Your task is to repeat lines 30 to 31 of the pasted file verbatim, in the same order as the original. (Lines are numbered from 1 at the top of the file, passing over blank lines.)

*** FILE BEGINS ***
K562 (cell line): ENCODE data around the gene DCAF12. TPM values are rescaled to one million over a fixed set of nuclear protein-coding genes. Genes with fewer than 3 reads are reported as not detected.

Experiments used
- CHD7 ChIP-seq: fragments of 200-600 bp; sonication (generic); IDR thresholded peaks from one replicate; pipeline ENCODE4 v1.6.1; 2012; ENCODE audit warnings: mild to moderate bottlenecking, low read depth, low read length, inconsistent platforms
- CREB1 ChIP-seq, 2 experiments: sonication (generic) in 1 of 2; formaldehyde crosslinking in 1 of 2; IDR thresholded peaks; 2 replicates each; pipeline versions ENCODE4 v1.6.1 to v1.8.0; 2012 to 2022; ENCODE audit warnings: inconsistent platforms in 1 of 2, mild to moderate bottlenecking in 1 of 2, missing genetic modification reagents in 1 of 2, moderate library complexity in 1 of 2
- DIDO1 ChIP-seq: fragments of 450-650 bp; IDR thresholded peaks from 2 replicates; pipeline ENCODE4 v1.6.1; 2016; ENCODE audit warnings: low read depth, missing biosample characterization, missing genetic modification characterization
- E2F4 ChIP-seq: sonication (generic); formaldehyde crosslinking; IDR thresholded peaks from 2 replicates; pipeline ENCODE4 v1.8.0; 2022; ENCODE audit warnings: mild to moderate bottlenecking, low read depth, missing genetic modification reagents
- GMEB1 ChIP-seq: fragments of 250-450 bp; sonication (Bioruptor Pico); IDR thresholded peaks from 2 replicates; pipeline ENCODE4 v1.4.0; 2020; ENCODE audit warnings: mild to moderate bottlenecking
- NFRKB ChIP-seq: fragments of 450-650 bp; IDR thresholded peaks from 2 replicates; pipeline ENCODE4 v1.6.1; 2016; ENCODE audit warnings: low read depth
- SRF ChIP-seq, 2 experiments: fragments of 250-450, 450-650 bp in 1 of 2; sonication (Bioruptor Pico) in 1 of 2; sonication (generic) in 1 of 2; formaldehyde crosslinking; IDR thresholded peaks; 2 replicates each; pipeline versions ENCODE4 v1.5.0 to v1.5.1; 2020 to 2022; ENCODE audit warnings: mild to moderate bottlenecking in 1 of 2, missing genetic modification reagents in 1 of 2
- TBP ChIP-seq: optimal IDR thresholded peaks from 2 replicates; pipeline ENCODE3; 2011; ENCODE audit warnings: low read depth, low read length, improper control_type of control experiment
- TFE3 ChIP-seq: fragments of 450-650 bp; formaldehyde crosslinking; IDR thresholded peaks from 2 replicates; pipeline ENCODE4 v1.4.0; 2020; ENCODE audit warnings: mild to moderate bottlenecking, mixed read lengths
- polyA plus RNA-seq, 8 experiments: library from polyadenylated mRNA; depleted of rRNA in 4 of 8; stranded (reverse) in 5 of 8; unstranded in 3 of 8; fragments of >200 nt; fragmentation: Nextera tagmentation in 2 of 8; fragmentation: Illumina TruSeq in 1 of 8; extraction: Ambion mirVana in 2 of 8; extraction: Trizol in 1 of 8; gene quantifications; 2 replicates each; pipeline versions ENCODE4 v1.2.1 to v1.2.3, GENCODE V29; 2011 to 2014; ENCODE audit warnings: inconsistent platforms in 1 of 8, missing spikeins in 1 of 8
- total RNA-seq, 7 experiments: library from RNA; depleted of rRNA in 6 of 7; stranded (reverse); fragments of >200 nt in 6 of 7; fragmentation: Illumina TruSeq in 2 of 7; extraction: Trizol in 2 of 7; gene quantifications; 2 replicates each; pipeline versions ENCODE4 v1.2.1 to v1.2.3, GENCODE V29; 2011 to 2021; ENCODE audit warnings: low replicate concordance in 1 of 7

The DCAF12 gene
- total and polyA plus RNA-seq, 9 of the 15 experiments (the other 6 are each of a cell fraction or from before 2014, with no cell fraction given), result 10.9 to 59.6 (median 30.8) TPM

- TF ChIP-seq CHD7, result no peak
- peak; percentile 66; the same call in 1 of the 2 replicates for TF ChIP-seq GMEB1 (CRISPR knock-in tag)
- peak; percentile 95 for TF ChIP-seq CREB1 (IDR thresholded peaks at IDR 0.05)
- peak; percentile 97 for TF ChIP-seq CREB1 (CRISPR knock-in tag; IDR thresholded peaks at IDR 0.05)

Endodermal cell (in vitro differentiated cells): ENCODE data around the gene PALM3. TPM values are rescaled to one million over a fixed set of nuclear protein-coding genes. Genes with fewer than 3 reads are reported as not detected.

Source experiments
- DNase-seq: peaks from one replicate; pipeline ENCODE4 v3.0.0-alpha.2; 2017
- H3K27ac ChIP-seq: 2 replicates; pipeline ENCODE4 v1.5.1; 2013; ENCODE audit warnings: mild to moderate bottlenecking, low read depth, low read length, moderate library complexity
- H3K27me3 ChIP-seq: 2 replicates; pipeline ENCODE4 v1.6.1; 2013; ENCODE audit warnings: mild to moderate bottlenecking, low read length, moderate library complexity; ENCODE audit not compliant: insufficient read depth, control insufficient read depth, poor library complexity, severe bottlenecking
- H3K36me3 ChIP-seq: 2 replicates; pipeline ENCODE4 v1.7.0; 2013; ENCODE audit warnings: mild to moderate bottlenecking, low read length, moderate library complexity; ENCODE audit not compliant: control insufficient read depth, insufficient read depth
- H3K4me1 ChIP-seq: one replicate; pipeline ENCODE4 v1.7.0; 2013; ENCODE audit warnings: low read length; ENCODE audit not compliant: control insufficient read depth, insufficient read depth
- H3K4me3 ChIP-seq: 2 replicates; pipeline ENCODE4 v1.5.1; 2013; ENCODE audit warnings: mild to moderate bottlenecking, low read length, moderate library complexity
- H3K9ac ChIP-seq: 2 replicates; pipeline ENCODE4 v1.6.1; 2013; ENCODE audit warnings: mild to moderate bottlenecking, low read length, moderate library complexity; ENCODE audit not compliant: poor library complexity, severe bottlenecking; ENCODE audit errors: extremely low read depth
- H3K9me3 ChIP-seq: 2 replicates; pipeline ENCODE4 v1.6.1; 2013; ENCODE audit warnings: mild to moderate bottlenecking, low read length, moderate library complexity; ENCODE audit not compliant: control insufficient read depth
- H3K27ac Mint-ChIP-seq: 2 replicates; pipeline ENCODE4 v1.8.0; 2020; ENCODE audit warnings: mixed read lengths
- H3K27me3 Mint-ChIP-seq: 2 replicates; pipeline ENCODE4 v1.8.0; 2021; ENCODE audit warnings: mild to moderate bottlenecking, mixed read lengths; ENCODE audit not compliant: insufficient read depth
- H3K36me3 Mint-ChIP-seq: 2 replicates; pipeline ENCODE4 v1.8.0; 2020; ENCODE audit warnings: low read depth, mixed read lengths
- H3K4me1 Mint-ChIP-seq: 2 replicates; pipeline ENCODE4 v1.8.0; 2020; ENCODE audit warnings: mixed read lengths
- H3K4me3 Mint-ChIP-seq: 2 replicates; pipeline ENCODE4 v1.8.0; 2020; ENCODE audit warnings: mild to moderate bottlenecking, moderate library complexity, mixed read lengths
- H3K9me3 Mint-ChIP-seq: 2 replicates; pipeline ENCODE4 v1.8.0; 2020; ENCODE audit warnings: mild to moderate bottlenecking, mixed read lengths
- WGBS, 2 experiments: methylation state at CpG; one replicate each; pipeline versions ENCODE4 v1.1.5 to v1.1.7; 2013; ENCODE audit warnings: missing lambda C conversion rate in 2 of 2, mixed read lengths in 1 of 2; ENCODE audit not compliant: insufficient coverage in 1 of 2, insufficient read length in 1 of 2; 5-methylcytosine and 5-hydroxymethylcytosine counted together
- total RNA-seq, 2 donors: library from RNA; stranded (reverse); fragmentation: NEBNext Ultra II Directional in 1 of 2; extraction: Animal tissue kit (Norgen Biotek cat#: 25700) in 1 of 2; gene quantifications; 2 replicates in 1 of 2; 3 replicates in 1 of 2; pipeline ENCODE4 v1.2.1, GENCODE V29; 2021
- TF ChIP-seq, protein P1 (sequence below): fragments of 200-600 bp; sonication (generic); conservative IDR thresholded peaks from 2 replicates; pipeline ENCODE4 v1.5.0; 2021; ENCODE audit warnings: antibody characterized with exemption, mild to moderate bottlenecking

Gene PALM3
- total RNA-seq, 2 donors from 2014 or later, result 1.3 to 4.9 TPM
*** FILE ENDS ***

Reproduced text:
- H3K27ac Mint-ChIP-seq: 2 replicates; pipeline ENCODE4 v1.8.0; 2020; ENCODE audit warnings: mixed read lengths
- H3K27me3 Mint-ChIP-seq: 2 replicates; pipeline ENCODE4 v1.8.0; 2021; ENCODE audit warnings: mild to moderate bottlenecking, mixed read lengths; ENCODE audit not compliant: insufficient read depth